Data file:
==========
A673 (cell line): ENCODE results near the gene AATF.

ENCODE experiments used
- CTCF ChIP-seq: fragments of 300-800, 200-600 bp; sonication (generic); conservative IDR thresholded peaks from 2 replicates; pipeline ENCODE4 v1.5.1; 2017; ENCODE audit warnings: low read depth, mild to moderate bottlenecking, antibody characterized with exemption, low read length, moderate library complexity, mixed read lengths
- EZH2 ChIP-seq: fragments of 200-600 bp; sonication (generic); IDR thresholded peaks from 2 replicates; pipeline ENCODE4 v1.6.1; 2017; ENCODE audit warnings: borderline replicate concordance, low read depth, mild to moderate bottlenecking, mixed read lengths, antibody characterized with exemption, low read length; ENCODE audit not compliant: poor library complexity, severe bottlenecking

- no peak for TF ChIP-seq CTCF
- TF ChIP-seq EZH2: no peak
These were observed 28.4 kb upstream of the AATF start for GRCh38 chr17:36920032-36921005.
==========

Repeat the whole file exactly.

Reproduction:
A673 (cell line): ENCODE results near the gene AATF.

ENCODE experiments used
- CTCF ChIP-seq: fragments of 300-800, 200-600 bp; sonication (generic); conservative IDR thresholded peaks from 2 replicates; pipeline ENCODE4 v1.5.1; 2017; ENCODE audit warnings: low read depth, mild to moderate bottlenecking, antibody characterized with exemption, low read length, moderate library complexity, mixed read lengths
- EZH2 ChIP-seq: fragments of 200-600 bp; sonication (generic); IDR thresholded peaks from 2 replicates; pipeline ENCODE4 v1.6.1; 2017; ENCODE audit warnings: borderline replicate concordance, low read depth, mild to moderate bottlenecking, mixed read lengths, antibody characterized with exemption, low read length; ENCODE audit not compliant: poor library complexity, severe bottlenecking

- no peak for TF ChIP-seq CTCF
- TF ChIP-seq EZH2: no peak
These were observed 28.4 kb upstream of the AATF start for GRCh38 chr17:36920032-36921005.